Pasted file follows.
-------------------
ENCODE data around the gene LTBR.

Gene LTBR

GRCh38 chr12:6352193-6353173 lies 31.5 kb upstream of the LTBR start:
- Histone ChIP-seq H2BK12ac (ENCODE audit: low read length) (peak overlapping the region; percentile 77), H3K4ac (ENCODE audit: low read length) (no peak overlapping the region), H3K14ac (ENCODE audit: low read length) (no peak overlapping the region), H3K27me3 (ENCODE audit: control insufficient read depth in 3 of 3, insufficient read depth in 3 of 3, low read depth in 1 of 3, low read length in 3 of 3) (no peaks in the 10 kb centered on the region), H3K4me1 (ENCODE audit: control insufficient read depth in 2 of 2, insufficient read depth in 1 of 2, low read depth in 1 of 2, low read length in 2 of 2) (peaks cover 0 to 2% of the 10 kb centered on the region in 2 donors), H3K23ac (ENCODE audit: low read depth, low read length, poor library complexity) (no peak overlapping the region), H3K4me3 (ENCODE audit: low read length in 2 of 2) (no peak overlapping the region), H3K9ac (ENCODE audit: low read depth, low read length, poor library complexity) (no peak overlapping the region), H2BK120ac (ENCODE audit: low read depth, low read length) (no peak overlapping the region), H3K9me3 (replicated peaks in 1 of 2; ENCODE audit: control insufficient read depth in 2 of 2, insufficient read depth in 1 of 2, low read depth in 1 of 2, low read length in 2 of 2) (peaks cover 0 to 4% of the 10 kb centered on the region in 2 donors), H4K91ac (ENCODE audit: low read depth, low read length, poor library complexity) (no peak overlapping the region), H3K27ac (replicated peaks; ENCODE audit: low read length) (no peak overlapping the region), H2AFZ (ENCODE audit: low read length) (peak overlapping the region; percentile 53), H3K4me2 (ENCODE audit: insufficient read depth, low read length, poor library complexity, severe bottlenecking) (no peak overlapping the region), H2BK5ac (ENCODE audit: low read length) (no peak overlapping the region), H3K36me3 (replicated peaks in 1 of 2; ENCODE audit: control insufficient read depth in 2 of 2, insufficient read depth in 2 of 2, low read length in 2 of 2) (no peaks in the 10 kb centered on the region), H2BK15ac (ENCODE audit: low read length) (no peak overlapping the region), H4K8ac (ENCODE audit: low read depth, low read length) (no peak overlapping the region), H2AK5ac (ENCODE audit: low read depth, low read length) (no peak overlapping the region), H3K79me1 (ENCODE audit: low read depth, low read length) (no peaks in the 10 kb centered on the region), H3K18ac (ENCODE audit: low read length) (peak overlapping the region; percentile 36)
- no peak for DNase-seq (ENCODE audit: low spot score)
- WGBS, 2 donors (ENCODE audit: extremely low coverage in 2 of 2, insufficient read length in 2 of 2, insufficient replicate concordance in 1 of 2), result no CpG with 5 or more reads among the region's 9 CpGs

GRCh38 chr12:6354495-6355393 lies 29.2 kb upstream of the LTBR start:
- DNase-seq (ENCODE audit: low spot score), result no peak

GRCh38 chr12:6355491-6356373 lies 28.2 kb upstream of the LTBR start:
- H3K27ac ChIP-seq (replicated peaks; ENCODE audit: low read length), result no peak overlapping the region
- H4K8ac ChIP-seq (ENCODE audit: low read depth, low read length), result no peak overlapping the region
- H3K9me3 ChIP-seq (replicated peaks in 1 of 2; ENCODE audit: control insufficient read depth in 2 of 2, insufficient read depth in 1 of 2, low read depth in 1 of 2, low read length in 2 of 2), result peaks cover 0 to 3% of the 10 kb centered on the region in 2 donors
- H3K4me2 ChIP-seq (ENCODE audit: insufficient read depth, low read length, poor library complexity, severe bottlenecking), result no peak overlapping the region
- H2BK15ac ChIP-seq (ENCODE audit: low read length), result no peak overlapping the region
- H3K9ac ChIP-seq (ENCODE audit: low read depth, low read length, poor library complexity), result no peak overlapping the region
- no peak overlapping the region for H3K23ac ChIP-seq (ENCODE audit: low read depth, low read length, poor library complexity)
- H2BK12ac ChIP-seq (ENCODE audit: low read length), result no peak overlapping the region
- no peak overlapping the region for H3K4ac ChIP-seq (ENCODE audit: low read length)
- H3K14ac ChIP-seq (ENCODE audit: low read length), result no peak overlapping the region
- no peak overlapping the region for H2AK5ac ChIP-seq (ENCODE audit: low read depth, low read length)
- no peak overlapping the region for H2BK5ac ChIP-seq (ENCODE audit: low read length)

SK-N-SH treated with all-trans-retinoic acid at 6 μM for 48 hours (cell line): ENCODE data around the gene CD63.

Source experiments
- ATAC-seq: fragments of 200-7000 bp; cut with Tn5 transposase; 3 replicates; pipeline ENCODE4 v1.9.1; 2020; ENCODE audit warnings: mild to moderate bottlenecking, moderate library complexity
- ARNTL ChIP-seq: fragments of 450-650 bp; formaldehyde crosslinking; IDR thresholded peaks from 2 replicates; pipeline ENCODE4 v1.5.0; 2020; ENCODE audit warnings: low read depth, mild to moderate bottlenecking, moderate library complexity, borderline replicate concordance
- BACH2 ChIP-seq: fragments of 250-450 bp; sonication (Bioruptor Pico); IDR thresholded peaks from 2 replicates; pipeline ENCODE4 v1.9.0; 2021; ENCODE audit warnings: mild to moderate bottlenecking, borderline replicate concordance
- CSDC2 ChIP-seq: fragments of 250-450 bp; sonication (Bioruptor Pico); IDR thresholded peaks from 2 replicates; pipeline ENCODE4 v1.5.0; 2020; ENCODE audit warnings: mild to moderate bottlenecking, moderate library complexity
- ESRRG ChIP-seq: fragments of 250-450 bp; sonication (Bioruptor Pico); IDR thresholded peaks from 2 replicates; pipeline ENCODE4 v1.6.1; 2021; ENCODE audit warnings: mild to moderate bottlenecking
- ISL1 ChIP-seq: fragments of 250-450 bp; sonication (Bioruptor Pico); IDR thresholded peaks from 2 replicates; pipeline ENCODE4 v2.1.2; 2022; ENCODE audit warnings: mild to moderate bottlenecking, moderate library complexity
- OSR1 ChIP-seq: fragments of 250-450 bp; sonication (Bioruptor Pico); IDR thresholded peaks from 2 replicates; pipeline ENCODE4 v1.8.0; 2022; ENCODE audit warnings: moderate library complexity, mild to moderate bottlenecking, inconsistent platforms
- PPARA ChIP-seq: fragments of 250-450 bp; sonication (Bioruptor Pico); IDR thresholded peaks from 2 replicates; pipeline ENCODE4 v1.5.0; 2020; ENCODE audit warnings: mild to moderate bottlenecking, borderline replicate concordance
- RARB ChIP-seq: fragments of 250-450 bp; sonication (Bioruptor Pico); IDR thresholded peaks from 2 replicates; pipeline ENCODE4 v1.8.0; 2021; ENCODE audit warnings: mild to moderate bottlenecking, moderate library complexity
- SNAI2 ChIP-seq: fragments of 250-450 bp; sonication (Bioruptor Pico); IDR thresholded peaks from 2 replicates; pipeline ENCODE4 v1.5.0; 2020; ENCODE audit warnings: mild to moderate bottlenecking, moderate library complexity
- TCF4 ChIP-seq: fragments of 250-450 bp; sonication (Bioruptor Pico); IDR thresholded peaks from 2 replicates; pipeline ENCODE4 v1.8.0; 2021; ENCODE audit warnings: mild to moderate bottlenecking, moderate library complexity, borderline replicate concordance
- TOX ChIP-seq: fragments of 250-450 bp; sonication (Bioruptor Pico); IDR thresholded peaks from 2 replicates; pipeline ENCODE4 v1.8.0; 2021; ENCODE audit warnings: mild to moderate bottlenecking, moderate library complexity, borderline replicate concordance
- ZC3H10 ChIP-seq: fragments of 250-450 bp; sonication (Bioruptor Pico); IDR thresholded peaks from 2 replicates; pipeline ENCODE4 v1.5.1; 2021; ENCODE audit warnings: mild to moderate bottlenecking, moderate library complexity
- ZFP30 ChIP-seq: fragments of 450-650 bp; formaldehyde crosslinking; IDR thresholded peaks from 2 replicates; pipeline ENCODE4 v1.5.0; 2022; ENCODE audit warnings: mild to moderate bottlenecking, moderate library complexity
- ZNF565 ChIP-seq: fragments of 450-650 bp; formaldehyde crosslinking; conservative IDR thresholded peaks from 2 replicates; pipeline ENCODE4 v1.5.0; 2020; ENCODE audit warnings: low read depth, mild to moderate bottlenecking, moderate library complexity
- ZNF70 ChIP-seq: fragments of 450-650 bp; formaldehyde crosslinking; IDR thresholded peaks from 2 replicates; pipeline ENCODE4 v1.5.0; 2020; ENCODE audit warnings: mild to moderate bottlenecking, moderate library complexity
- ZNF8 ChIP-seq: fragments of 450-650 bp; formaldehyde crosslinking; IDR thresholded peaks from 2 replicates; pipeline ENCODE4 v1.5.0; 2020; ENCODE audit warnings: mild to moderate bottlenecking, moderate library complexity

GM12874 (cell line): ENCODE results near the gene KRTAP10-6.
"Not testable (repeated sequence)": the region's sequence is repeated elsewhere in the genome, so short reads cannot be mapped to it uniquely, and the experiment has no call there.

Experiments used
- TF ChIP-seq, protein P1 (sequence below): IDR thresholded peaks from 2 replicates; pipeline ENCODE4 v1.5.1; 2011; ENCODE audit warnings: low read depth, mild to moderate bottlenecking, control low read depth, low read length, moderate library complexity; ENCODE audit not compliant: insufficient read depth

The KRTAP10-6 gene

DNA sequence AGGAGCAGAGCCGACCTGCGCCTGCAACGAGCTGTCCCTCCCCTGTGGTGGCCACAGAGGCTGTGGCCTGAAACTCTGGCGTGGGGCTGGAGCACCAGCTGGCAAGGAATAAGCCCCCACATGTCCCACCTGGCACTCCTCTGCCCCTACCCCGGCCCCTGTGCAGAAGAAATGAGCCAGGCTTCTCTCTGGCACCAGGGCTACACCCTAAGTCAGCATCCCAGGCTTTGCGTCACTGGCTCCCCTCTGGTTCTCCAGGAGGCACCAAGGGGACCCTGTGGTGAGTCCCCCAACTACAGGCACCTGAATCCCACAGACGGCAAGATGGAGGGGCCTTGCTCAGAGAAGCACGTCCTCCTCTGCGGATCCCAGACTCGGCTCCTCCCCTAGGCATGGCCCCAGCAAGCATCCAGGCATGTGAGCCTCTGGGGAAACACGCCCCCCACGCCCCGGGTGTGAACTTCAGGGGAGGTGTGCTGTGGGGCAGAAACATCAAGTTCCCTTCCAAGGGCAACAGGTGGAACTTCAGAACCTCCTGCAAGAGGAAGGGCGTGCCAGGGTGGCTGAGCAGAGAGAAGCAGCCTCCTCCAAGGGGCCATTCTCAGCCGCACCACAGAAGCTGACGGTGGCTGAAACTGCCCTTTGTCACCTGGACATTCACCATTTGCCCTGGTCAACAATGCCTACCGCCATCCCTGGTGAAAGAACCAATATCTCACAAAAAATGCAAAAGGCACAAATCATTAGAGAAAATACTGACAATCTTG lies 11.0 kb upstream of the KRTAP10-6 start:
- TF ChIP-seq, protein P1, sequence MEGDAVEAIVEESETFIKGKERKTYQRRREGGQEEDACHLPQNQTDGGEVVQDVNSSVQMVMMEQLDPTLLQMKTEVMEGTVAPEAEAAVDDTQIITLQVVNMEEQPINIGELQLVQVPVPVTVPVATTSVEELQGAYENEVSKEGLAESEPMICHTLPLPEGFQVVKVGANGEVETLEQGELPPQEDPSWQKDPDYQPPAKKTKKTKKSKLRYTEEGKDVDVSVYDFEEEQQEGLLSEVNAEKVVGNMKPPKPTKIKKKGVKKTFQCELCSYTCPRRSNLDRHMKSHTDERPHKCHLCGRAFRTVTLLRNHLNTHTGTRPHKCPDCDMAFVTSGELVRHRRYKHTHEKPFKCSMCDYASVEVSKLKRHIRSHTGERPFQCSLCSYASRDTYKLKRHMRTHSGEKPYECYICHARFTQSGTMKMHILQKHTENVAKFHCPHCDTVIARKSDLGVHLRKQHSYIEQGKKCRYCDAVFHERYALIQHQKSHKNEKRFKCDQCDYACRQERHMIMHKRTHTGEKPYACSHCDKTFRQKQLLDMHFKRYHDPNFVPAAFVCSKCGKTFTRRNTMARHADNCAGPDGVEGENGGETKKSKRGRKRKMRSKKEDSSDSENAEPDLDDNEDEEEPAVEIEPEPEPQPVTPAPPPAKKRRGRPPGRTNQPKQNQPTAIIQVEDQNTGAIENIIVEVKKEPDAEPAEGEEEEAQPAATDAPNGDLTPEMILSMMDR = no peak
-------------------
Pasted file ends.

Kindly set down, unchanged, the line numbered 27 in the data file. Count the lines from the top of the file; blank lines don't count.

- CSDC2 ChIP-seq: fragments of 250-450 bp; sonication (Bioruptor Pico); IDR thresholded peaks from 2 replicates; pipeline ENCODE4 v1.5.0; 2020; ENCODE audit warnings: mild to moderate bottlenecking, moderate library complexity